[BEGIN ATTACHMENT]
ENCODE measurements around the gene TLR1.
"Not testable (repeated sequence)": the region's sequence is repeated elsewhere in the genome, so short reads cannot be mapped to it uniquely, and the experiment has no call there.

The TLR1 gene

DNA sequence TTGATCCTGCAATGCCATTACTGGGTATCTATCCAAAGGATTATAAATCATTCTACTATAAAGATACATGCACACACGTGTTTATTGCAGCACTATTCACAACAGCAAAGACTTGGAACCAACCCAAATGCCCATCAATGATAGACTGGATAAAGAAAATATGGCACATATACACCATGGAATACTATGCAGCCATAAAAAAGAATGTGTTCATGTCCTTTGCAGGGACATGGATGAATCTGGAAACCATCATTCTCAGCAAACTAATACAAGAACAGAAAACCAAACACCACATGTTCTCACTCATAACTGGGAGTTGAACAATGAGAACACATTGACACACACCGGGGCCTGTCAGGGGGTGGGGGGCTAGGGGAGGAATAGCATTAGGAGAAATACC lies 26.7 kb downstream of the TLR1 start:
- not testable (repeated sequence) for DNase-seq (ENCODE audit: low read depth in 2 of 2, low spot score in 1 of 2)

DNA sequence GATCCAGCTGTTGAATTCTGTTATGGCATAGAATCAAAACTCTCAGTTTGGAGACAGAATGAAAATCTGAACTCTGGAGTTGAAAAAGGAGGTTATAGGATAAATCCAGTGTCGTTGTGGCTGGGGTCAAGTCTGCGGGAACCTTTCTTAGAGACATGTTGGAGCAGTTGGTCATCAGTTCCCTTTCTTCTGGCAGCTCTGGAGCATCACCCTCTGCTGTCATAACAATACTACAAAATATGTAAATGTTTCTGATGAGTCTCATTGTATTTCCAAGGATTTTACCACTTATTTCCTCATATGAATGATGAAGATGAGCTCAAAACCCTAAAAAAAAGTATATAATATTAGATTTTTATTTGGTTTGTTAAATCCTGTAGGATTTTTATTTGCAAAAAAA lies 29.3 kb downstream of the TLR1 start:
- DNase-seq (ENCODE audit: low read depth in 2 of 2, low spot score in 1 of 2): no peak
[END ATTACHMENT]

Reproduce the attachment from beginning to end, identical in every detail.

ENCODE measurements around the gene TLR1.
"Not testable (repeated sequence)": the region's sequence is repeated elsewhere in the genome, so short reads cannot be mapped to it uniquely, and the experiment has no call there.

The TLR1 gene

DNA sequence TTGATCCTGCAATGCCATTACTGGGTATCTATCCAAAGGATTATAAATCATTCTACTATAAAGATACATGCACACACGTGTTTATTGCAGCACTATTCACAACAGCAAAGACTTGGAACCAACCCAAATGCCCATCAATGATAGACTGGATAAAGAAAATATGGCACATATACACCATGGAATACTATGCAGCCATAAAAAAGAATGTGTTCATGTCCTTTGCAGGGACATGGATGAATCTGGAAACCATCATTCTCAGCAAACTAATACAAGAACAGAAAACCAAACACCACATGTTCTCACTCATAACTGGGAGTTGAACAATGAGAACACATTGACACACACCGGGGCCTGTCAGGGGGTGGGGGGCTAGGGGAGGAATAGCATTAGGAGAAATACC lies 26.7 kb downstream of the TLR1 start:
- not testable (repeated sequence) for DNase-seq (ENCODE audit: low read depth in 2 of 2, low spot score in 1 of 2)

DNA sequence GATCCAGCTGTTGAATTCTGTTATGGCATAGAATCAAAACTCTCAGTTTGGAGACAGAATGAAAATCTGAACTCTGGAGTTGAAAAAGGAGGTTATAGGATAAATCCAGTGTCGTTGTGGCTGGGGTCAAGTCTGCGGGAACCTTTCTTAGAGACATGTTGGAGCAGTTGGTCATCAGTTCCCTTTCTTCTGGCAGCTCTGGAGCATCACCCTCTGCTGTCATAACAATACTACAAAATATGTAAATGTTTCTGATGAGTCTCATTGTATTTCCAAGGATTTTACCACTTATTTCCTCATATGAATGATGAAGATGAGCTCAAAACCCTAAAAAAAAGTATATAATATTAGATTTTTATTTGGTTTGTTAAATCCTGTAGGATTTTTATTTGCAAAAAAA lies 29.3 kb downstream of the TLR1 start:
- DNase-seq (ENCODE audit: low read depth in 2 of 2, low spot score in 1 of 2): no peak